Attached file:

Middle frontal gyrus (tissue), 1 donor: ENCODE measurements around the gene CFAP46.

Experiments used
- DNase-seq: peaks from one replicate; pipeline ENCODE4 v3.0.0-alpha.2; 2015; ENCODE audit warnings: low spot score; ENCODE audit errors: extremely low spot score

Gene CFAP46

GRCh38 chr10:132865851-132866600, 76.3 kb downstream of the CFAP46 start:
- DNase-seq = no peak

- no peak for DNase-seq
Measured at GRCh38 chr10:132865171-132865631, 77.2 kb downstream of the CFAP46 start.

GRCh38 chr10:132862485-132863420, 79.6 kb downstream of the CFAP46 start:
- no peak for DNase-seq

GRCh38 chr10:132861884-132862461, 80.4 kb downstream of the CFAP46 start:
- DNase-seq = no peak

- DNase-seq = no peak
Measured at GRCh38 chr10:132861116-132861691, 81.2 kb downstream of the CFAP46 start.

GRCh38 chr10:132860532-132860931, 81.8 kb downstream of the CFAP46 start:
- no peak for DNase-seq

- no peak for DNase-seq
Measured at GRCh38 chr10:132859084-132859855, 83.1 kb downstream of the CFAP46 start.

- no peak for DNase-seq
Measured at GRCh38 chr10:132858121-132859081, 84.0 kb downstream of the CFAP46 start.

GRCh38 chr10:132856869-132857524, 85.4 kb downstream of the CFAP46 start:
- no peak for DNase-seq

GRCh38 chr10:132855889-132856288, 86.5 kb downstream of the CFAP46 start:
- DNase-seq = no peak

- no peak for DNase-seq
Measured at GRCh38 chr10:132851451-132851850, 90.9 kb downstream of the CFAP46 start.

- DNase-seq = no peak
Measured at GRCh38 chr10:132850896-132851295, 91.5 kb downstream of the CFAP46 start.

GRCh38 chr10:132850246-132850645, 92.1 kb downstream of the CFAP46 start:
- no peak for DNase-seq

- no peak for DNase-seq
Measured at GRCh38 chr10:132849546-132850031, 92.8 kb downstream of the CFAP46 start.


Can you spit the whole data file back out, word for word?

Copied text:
Middle frontal gyrus (tissue), 1 donor: ENCODE measurements around the gene CFAP46.

Experiments used
- DNase-seq: peaks from one replicate; pipeline ENCODE4 v3.0.0-alpha.2; 2015; ENCODE audit warnings: low spot score; ENCODE audit errors: extremely low spot score

Gene CFAP46

GRCh38 chr10:132865851-132866600, 76.3 kb downstream of the CFAP46 start:
- DNase-seq = no peak

- no peak for DNase-seq
Measured at GRCh38 chr10:132865171-132865631, 77.2 kb downstream of the CFAP46 start.

GRCh38 chr10:132862485-132863420, 79.6 kb downstream of the CFAP46 start:
- no peak for DNase-seq

GRCh38 chr10:132861884-132862461, 80.4 kb downstream of the CFAP46 start:
- DNase-seq = no peak

- DNase-seq = no peak
Measured at GRCh38 chr10:132861116-132861691, 81.2 kb downstream of the CFAP46 start.

GRCh38 chr10:132860532-132860931, 81.8 kb downstream of the CFAP46 start:
- no peak for DNase-seq

- no peak for DNase-seq
Measured at GRCh38 chr10:132859084-132859855, 83.1 kb downstream of the CFAP46 start.

- no peak for DNase-seq
Measured at GRCh38 chr10:132858121-132859081, 84.0 kb downstream of the CFAP46 start.

GRCh38 chr10:132856869-132857524, 85.4 kb downstream of the CFAP46 start:
- no peak for DNase-seq

GRCh38 chr10:132855889-132856288, 86.5 kb downstream of the CFAP46 start:
- DNase-seq = no peak

- no peak for DNase-seq
Measured at GRCh38 chr10:132851451-132851850, 90.9 kb downstream of the CFAP46 start.

- DNase-seq = no peak
Measured at GRCh38 chr10:132850896-132851295, 91.5 kb downstream of the CFAP46 start.

GRCh38 chr10:132850246-132850645, 92.1 kb downstream of the CFAP46 start:
- no peak for DNase-seq

- no peak for DNase-seq
Measured at GRCh38 chr10:132849546-132850031, 92.8 kb downstream of the CFAP46 start.